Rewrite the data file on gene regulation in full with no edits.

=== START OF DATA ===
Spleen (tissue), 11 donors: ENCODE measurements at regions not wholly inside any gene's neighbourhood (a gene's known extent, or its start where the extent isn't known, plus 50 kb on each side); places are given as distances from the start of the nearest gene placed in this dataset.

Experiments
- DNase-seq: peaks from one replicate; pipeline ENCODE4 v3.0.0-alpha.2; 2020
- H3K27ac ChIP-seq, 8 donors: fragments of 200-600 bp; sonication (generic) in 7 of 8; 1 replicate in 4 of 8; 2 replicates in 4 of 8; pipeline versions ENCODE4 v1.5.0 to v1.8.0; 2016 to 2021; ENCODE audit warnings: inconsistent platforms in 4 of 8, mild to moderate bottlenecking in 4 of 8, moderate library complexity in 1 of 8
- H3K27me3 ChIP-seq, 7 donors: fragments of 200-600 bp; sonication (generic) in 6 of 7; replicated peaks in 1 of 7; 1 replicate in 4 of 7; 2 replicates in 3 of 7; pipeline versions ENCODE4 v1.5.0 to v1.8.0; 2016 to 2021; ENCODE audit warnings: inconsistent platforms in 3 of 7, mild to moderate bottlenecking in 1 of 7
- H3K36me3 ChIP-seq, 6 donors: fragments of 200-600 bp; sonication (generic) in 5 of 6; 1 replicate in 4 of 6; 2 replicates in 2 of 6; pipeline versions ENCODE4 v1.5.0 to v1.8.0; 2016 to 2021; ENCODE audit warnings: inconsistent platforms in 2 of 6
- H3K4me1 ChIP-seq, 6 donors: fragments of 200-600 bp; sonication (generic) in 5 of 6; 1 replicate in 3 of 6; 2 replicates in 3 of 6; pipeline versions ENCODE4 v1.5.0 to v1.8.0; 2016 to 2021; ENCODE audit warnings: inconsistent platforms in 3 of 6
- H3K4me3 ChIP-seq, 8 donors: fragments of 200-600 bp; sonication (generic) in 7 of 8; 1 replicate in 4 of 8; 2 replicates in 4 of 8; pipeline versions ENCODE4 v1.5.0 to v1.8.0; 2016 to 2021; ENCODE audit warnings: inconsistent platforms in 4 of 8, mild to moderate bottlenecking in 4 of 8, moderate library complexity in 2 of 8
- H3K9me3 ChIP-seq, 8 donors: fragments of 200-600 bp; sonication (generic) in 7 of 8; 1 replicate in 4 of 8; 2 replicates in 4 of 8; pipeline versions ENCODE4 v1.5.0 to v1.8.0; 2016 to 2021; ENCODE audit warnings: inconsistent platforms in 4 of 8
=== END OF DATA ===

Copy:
Spleen (tissue), 11 donors: ENCODE measurements at regions not wholly inside any gene's neighbourhood (a gene's known extent, or its start where the extent isn't known, plus 50 kb on each side); places are given as distances from the start of the nearest gene placed in this dataset.

Experiments
- DNase-seq: peaks from one replicate; pipeline ENCODE4 v3.0.0-alpha.2; 2020
- H3K27ac ChIP-seq, 8 donors: fragments of 200-600 bp; sonication (generic) in 7 of 8; 1 replicate in 4 of 8; 2 replicates in 4 of 8; pipeline versions ENCODE4 v1.5.0 to v1.8.0; 2016 to 2021; ENCODE audit warnings: inconsistent platforms in 4 of 8, mild to moderate bottlenecking in 4 of 8, moderate library complexity in 1 of 8
- H3K27me3 ChIP-seq, 7 donors: fragments of 200-600 bp; sonication (generic) in 6 of 7; replicated peaks in 1 of 7; 1 replicate in 4 of 7; 2 replicates in 3 of 7; pipeline versions ENCODE4 v1.5.0 to v1.8.0; 2016 to 2021; ENCODE audit warnings: inconsistent platforms in 3 of 7, mild to moderate bottlenecking in 1 of 7
- H3K36me3 ChIP-seq, 6 donors: fragments of 200-600 bp; sonication (generic) in 5 of 6; 1 replicate in 4 of 6; 2 replicates in 2 of 6; pipeline versions ENCODE4 v1.5.0 to v1.8.0; 2016 to 2021; ENCODE audit warnings: inconsistent platforms in 2 of 6
- H3K4me1 ChIP-seq, 6 donors: fragments of 200-600 bp; sonication (generic) in 5 of 6; 1 replicate in 3 of 6; 2 replicates in 3 of 6; pipeline versions ENCODE4 v1.5.0 to v1.8.0; 2016 to 2021; ENCODE audit warnings: inconsistent platforms in 3 of 6
- H3K4me3 ChIP-seq, 8 donors: fragments of 200-600 bp; sonication (generic) in 7 of 8; 1 replicate in 4 of 8; 2 replicates in 4 of 8; pipeline versions ENCODE4 v1.5.0 to v1.8.0; 2016 to 2021; ENCODE audit warnings: inconsistent platforms in 4 of 8, mild to moderate bottlenecking in 4 of 8, moderate library complexity in 2 of 8
- H3K9me3 ChIP-seq, 8 donors: fragments of 200-600 bp; sonication (generic) in 7 of 8; 1 replicate in 4 of 8; 2 replicates in 4 of 8; pipeline versions ENCODE4 v1.5.0 to v1.8.0; 2016 to 2021; ENCODE audit warnings: inconsistent platforms in 4 of 8